Following the April 20, 2010 Deepwater Horizon explosion and oil spill,
the state of
Florida implemented response operations and emergency restoration. The Florida Department of Environmental
Protection is the lead state agency for responding to impacts of the
Deepwater Horizon oil spill and the resulting restoration process.
October 3, 2014 the Final Phase III ERP/PEIS) was approved by the
Trustees. The Trustees developed a reader-friendly overview of Phase III.
This approval marks all of the Phase III projects as final and we expect
implementation within the next few months.
RESTORE—The Gulf Coast Ecosystem Restoration Council (Council) has recently announced their process by which Council members may submit projects for consideration of funds under the Council-Selected Restoration Component through Nov. 17. The Council has noted that the initial projects to be funded will focus on water quality and habitat restoration. The state of Florida is considering many project proposals that align with these focus areas, such as watershed restoration. All the projects submitted through our online portal will be considered but we are requesting that any new project proposals or updates to existing proposals be submitted through the portal as soon as possible. Upcoming outreach for public input on project proposals:
Please review the
Public Input Guide, developed by the Council, for more information on the Council-Selected Restoration Component.
NFWF—On April 7, 2014 DEP and FWC held a public webinar and accepted public comment on potential projects for the next round of NFWF funding. Project selection is expected in November.
Response—DEP currently monitors the beaches in Escambia County for residual oiling.
View the most recent reports.
Deepwater Horizon Projects in Florida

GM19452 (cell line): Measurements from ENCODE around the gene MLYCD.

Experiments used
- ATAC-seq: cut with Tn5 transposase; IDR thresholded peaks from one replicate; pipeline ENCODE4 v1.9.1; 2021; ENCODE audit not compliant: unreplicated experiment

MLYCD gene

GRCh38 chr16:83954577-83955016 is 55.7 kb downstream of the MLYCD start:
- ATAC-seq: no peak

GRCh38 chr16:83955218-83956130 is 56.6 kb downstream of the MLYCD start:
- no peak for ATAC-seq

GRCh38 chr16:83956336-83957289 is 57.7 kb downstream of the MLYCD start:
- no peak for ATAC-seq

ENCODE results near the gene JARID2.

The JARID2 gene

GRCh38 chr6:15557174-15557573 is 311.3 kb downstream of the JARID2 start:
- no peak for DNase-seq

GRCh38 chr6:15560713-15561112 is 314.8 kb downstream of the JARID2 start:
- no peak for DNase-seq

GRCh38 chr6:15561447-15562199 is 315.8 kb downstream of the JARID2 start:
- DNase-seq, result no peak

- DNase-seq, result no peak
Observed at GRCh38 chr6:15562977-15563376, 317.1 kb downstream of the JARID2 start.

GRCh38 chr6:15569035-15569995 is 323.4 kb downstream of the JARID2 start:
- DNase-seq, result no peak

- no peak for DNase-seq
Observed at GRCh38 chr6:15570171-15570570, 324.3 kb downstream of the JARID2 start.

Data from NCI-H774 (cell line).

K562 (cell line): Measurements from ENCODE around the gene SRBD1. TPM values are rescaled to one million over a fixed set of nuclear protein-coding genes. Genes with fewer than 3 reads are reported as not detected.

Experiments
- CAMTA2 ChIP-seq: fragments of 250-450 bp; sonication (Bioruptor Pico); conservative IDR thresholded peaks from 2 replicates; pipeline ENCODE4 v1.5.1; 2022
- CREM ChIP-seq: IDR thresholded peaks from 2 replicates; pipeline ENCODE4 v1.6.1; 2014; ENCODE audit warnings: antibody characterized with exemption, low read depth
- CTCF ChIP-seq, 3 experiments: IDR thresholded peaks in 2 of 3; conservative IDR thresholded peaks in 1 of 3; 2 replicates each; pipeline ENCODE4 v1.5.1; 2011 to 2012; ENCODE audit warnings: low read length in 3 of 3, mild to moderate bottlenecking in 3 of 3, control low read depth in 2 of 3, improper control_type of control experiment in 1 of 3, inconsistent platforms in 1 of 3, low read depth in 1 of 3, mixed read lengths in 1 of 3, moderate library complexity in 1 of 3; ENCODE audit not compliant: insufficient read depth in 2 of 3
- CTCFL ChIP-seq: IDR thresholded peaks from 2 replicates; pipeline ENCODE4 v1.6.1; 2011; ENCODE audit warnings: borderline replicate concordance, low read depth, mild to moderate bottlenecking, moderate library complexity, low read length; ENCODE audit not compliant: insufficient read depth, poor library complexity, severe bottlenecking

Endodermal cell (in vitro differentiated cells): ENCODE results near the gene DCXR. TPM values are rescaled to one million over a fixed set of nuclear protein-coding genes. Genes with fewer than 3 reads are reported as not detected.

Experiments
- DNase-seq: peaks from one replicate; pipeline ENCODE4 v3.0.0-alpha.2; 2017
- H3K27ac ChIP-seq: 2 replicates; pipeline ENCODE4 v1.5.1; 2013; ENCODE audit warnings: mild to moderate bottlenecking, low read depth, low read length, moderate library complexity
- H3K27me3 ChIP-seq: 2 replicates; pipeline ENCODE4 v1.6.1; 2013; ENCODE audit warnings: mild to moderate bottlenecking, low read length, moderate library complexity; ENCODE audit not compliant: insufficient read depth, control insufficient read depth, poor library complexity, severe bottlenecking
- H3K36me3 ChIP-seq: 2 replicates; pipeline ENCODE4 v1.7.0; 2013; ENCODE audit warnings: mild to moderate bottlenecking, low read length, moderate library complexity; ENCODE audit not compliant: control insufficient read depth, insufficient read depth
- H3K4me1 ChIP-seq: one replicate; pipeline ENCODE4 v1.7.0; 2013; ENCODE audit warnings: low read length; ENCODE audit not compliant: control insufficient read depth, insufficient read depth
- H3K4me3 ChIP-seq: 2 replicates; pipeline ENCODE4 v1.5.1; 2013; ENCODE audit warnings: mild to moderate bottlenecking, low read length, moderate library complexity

Check out our new user-friendly map of Deepwater Horizon Projects that have been funded in the state of Florida.
The Florida Department of Environmental Protection continues to accept project proposals. Please note that projects submitted through our website will be considered for funding under RESTORE Act, NRDA Restoration and NFWF. To suggest a new project for consideration, please click on the link below. Please note the online project form is most compatible with Internet Explorer.
The Department of Environmental Protection and Florida Fish and Wildlife Conservation Commission
are playing key roles in the Deepwater Horizon oil spill
early restoration process. Early restoration efforts are occurring throughout the Gulf States
and are being facilitated by the
Deepwater Horizon Trustee Council
(Trustees). The Trustees are evaluating the impacts of the
Deepwater Horizon spill on natural resources
and working on behalf of the public to full
compensation for loss of natural resources.
The RESTORE Act, which was passed by Congress on June 29, 2012 and
signed into law on July 6, 2012 by the President, provides a vehicle
for Clean Water Act civil and administrative penalties from the Deepwater
Horizon oil spill. Governor Rick Scott appointed Mimi A. Drew as his designee to represent Florida on the Gulf
Coast Ecosystem Restoration Council, which is responsible for implementing the
Initial Comprehensive Plan: Restoring the Gulf
Coast's Ecosystem and Economy.
Fish and Wildlife Foundation
National Fish and Wildlife Foundation (NFWF) established the Gulf Environmental Benefit Fund (GEBF) to administer funds arising from plea agreements that resolve the criminal cases against BP and Transocean. The Florida Fish & Wildlife Conservation Commission and the Florida Department of Environmental Protection work directly with NFWF to identify projects for the
state of Florida, in consultation with the U.S. Fish and Wildlife Service and the National Oceanic and Atmospheric Administration.